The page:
Lithofacies, Depositional Systems,and Reservoir Elements in the Burro Canyon-Dakota Interval, Southwest Piceance Basin, Colorado
Rex Cole and George Moore
A surface and subsurface investigation of the Burro Canyon-Dakota interval (Aptian-Albian to earliest Cenomanian) was conducted along a 60 mile transect from the Utah-Colorado border to near Delta, CO. Detailed measured sections (with gamma-ray data) were defined at 10 locations along the Colorado and Gunnison Rivers, supplemented by wireline logs from nearby wells (N = 55). Emphasis was on lithofacies variations, interpretation of depositional settings and trends, and characterization of sandstone bodies from a reservoir perspective. In the study area, the Burro Canyon Formation ranges in thickness from 0 to 130 ft and consists of three main lithofacies: (1) fine- to coarse-grained sandstone and conglomeratic sandstone; (2) sandy, granule-pebble conglomerate; and (3) green, calcareous mudrock, which occasionally contains carbonate nodules. Sandstone and conglomerate facies are concentrated in the lower half of the Burro Canyon, whereas mudrock facies dominate the upper half. Sand and gravel deposition was by low-sinuosity braided-river systems that flowed within northeast-oriented (?) incised valleys. The upper mudrock-dominated interval was deposited in a flood-plain setting with local lacustrine influences. The Dakota Sandstone ranges in thickness from 50 to 150 ft in the study area, and has five major lithofacies: (1) fine- to coarse-grained, cross-stratified, channel-form sandstone and conglomeratic sandstone; (2) very fine to medium-grained, cross-stratified to ripple stratified, partially bioturbated, channel-form sandstone; (3) very fine to fine-grained, well-sorted, partially bioturbated, tabular sandstone, with horizontal lamination and hummocky cross-stratification; (4) burrowed to bioturbated fissile mudrock; and (5) bioturbated, fissile, carbonaceous mudrock with thin coal interbeds. The lower third of the Dakota was deposited in a lower coastal-plain setting, the middle third in a deltaic-estuarine setting, and the upper third in a shallow-marine setting. Reservoir-analog sandstone bodies in the lower Dakota were deposited by high-sinuosity, fluvial-estuarine channel systems flowing to the north-northeast. Sandstone-body heterogeneity in the Dakota is much greater than in the Burro Canyon.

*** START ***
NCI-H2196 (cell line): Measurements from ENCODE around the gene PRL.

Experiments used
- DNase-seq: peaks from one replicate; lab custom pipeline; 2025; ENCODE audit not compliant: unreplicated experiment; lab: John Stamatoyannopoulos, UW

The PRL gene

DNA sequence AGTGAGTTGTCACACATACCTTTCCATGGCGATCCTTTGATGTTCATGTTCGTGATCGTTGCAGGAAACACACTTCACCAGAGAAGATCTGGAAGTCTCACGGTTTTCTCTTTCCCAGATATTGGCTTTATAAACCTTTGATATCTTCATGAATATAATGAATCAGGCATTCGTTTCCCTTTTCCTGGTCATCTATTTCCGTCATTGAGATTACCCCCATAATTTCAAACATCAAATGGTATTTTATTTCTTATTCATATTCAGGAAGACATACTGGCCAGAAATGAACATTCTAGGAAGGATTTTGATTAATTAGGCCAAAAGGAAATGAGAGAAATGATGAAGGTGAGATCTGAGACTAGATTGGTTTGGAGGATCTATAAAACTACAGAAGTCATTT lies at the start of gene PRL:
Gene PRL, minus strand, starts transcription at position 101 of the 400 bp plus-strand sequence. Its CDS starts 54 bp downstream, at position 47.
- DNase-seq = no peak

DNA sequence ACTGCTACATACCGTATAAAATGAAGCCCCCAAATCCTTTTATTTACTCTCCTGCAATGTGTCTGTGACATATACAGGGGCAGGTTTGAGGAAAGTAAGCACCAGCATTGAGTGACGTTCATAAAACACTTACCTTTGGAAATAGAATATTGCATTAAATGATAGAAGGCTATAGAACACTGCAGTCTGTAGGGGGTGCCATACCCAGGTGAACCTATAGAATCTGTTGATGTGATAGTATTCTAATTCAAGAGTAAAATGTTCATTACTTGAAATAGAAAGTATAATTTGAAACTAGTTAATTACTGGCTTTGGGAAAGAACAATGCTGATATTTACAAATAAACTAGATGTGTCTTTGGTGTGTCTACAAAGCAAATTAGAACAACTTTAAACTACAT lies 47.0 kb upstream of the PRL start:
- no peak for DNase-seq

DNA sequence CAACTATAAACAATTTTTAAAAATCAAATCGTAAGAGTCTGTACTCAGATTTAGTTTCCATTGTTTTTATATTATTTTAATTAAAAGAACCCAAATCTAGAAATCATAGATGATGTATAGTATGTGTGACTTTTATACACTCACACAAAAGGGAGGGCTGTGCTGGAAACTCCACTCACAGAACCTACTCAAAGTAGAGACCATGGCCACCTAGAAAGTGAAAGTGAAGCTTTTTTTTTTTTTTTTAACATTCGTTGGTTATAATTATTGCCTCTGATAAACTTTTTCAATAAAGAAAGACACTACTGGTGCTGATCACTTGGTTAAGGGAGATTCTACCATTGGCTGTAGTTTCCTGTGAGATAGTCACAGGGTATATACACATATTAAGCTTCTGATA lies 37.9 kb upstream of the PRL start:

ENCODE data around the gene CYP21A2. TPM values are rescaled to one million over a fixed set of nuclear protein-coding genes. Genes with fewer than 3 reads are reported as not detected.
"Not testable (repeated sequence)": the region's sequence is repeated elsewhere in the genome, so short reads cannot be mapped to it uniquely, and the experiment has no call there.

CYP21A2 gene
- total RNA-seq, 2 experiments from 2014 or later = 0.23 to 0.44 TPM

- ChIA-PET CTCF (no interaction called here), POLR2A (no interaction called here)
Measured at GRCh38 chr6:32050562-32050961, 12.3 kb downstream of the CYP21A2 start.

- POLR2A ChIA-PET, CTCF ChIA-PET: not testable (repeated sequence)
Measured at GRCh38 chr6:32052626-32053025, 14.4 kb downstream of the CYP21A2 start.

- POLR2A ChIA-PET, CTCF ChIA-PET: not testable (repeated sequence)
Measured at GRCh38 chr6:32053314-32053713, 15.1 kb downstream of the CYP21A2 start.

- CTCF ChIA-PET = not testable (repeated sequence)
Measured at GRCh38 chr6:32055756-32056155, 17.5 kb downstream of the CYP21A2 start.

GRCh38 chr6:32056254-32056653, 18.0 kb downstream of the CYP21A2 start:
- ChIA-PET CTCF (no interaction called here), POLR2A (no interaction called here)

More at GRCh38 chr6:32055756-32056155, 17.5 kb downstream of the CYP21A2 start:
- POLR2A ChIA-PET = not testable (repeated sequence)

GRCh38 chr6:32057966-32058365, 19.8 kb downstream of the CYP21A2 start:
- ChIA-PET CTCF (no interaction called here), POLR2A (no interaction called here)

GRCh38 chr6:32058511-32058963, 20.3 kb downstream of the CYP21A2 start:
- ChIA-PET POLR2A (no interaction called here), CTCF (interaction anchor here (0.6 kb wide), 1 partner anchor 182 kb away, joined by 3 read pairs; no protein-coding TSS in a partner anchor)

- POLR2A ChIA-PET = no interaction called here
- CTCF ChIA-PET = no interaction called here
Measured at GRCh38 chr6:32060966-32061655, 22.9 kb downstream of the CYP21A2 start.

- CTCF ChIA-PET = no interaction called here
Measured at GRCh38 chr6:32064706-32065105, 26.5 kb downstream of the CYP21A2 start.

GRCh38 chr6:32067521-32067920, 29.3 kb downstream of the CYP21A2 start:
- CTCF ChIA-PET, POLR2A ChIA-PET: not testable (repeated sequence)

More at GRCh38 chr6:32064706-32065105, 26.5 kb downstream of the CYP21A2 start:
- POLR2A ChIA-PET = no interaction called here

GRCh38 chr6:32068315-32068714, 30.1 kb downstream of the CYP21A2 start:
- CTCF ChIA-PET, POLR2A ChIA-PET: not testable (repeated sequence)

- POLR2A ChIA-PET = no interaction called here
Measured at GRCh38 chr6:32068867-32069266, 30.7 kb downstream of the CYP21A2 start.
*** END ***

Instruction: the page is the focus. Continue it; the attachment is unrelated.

AAPG Search and Discovery Article #90156©2012 AAPG Rocky Mountain Section Meeting, Grand Junction, Colorado, 9-12 September 2012